On that same two-headed coin, there were plenty of times when my mom’s forward and direct to parenting although hurtful at the time, but came in really handy! Due to my age there were plenty of times when people spared me the harsh reality of what was going on or hid the truth; not my mom! I remember one year I wanted a specific dress to wear on my birthday. I begged, pleaded and actually thing I cried to get this dress but my mom’s answer remained the same: “No! You don’t even like dresses and that thing looks like a drape!”. I was so hurt, and ever determined to get that dress! Finally, I suckered one of my Grannies into buying my that dress and much to my surprise but none of her’s, I wound up hating that damn dress. The Warden was right; it was hideous, didn’t fit right and I really didn’t like it that much at all. I hated when my mom was right but this go round I learned a valuable lesson: when in doubt, seek a second opinion, lol.
Since the start of this post I’ve been trying to narrow down what I think the single hardest part of being a mom is. There are so many parts of the job that are difficult. The whole process of labor probably sucks, stressing out about where your kid is after 10:00 PM probably is no fun, but I think the toughest part of the job is being able to let your child be themselves despite what you think and how you personally feel. I think this can be most clearly illustrated when I got my first tattoo. In the state of Michigan you can get a tattoo if you are under age if you have a parent or legal guardian sign a waiver for you. It was my 17th birthday and I’d told my parents that the only thing I wanted was permission to get a tattoo. I can imagine my parents went back and forth on this for a little while before coming to a consensus and much to my surprise, they said “yes!”. Neither of my parents are tattoo people so as you can probably imagine this wasn’t an easy situation for them either. Despite their personal beliefs and opinions my parents drove me around to various tattoo shops in the Detroit area before we found one that I’d get the work done at. After that huge step was taken my mom signed the waiver allowing me to get a tattoo and I made my appointment. I’d asked my mom to drop me off at the tattoo shop on the day of my appointment (since she really didn’t support it I didn’t think she’d want to watch me get it done) but much to my surprise she accompanied me to my appointment and once it was completed cleaned it for me for the first few days, put the ointment on it and changed the bandage because I was too much of a weenie to do it myself. Wow! I think that was really big of my mom and why I think putting the needs (and sometimes wants) of your kids above your own is the hardest part of a mom’s job. It takes a big person to support someone who is partaking in something that you don’t condone. Despite how hard I’m sure it is, I’m happy and truly thankful that my mom was big enough to master that skill.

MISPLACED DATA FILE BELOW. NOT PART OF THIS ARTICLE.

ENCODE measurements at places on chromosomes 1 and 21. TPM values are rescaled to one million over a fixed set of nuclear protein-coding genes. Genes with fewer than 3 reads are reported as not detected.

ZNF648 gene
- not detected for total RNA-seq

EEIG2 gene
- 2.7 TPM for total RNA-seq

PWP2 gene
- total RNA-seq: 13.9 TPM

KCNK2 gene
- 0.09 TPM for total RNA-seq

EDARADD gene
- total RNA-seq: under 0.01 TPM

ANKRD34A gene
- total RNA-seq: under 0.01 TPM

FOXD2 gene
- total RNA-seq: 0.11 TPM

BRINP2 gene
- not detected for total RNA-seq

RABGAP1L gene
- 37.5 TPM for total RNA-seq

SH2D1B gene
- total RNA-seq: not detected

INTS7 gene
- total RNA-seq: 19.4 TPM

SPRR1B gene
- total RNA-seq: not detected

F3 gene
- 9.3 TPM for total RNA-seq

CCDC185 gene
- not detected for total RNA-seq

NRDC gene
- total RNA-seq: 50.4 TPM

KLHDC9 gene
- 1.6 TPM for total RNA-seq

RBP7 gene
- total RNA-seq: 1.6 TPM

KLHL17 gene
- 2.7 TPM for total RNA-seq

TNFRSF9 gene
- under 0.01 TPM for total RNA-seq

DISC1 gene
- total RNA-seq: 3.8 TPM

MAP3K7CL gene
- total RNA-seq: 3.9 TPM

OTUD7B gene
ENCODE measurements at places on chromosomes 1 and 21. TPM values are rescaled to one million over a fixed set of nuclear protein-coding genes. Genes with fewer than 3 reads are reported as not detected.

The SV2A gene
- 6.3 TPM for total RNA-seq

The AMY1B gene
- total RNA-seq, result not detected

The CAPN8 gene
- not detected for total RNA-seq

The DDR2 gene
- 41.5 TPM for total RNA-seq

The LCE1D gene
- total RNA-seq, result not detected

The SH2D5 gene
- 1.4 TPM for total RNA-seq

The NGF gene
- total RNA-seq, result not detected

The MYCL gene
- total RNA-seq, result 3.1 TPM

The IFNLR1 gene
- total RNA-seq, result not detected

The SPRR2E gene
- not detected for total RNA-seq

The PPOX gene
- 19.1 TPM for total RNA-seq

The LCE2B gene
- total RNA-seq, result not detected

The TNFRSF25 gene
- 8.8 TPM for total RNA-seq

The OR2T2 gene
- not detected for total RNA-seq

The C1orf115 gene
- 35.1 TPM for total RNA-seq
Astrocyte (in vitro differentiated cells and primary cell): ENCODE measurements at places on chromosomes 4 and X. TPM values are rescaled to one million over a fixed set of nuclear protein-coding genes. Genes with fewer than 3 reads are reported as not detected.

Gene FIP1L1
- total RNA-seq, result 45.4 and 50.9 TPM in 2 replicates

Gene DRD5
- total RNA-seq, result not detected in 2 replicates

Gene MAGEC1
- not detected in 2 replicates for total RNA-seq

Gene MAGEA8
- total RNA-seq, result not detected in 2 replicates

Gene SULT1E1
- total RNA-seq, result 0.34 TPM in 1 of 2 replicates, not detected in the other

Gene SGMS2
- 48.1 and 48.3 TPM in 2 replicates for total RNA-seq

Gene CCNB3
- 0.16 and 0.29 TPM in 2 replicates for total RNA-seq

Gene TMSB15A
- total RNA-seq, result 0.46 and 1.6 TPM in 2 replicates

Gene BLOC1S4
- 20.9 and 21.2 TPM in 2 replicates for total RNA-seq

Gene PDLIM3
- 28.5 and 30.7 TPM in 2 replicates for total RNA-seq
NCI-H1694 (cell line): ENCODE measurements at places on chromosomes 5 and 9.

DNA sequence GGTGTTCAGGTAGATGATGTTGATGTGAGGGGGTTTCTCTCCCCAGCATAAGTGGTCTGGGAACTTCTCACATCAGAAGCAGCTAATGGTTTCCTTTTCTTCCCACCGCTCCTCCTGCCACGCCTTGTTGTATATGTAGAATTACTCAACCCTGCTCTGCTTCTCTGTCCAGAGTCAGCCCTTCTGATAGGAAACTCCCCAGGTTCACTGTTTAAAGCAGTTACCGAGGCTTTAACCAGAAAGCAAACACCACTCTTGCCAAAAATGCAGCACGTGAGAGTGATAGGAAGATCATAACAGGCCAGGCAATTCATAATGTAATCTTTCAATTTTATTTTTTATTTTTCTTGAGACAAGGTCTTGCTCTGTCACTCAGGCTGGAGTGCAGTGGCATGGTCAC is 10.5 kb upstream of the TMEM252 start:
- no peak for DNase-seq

Sometimes my mom got her point across with kindness, sometimes by force, sometimes with her conviction and other times just by living her life. Either way, no matter what it took, how long it took or how I received it I learned everything my mom tried to teach me and can finally see how hard of a job it is to be a mom. Not a parent, but a mom, a mother, one how takes care of her children and goes above and beyond the call of duty to ensure they will not only survive in life but also has the tools to surpass what they were able to accomplish in their younger years. A mom is a very special person and one hell of a job. Big up’s to all of you mom’s out there and an extra special shout out to my high-speed and equally motivated mom! Happy Mother’s Day Ma!